Social Security: With 460 million Social Security IDs, numbers aren't reassigned to others

Social Security: With 460 million Social Security IDs, numbers aren't reassigned to others

September 12th, 2013 By Gregory Holmes in Business Diary

Gregory Holmes, district manager for Social Security

Q. Are Social Security numbers reassigned after a person dies?

A. No. We do not reassign Social Security numbers. In all, we have assigned more than 460 million Social Security numbers. Each year we assign about 5.5 million new numbers. There are over 1 billion combinations of the nine-digit Social Security number. As a result, the current system has enough new numbers to last for several more generations. For more information about Social Security, visit our website at www.socialsecurity.gov.

Q. If I receive Supplemental Security Income (SSI) disability benefits, what is the effect on my benefits if I work?

A. In most cases, your return to work would reduce your benefit amount. Unlike Social Security disability, there is no "trial work period" for people who get SSI disability benefits. If your only income besides SSI is from your work, you can earn up to $1,505 in a month (in 2013) before we stop your payments. We have several publications about SSI,

including Reporting Your Wages When You Receive Supplemental Security Income, available at www.socialsecurity.gov/pubs. Simply type the title of the publication into the publication search box on the left side of the page. Note that there are other work incentives that can help you return to work when you receive SSI. You can read about them in What You Need To Know When You Get Supplemental Security Income (SSI), also available at www.socialsecurity.gov/pubs. For more information, visit our website at www.socialsecurity.gov.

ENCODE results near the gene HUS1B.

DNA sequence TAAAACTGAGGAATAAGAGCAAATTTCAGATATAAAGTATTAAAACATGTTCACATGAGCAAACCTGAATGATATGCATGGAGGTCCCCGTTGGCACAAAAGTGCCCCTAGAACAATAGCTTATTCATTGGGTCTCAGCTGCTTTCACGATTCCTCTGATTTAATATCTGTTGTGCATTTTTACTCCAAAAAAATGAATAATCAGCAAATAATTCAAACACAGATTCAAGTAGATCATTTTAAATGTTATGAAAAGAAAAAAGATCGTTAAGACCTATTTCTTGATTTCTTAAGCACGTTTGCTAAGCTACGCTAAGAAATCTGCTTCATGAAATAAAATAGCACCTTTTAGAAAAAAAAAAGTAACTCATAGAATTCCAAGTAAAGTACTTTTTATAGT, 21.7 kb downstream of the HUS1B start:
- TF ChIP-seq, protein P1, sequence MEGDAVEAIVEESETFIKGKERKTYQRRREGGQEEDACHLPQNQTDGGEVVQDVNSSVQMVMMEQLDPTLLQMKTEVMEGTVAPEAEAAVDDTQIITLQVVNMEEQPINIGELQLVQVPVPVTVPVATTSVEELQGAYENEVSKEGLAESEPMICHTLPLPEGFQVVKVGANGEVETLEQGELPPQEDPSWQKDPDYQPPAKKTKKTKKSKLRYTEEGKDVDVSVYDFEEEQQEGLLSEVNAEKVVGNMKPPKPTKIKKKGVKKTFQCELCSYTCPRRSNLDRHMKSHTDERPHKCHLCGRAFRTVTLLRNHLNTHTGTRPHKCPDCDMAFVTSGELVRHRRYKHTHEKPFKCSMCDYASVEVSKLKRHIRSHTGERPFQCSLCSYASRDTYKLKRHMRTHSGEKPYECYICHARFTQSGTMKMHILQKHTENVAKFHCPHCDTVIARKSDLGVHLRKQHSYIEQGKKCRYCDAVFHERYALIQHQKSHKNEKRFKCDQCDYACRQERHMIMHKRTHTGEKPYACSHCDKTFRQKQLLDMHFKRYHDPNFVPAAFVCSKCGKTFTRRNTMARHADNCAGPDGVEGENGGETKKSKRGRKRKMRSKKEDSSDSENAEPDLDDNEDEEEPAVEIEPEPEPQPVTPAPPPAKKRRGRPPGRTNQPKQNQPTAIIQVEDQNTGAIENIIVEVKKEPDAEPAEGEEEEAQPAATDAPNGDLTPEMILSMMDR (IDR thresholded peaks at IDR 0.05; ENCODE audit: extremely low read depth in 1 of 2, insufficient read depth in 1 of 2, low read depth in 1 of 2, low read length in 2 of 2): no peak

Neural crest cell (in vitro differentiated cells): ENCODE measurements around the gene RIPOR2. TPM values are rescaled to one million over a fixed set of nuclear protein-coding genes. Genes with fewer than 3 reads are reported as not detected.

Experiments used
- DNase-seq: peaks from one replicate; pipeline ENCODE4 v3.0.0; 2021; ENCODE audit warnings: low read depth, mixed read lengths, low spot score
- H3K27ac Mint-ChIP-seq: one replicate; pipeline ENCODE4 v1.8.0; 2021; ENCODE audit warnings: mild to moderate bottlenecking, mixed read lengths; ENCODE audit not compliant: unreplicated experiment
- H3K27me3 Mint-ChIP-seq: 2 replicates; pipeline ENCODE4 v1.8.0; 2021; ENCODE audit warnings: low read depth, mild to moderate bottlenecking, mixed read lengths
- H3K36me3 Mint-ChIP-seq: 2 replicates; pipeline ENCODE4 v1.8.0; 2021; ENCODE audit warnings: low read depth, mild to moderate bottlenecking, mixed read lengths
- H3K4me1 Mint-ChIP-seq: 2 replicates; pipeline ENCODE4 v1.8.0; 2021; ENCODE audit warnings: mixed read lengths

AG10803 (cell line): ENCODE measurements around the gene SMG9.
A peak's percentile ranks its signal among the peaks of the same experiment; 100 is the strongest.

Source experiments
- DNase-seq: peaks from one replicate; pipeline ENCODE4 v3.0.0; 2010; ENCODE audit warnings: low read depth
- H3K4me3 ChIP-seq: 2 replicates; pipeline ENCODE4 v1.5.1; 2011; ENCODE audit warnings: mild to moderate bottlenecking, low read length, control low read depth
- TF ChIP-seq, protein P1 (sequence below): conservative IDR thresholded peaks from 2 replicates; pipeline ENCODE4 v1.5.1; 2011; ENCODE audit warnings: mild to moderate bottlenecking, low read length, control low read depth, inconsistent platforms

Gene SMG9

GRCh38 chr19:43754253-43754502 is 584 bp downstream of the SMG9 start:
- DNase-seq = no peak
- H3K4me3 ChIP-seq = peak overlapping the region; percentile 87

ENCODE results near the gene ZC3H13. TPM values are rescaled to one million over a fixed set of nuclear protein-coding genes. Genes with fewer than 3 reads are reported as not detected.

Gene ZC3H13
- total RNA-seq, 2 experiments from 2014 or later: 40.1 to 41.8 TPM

Q. Is it true that if you have low income you can get help paying your Medicare premiums?

A. Yes. If your income and resources are limited, your state may be able to help with your Medicare Part B premium, deductibles, and coinsurance amounts. State rules vary on the income and resources that apply. Contact your State or local medical assistance, social services, or welfare office, or call the Medicare hotline, 1-800-MEDICARE (1-800-633-4227), and ask about the Medicare Savings Programs. If you have limited income and resources, you also may be able to get Extra Help paying for prescription drug coverage under Medicare Part D. Learn more at www.socialsecurity.gov/prescriptionhelp. Also, see our publication, Medicare, at www.socialsecurity.gov/pubs. Type the title of the publication in the publication search box on the left side of the page. For even more information, visit our website at www.socialsecurity.gov.

Gregory Holmes is the district manager for the Social Security office in Chattanooga.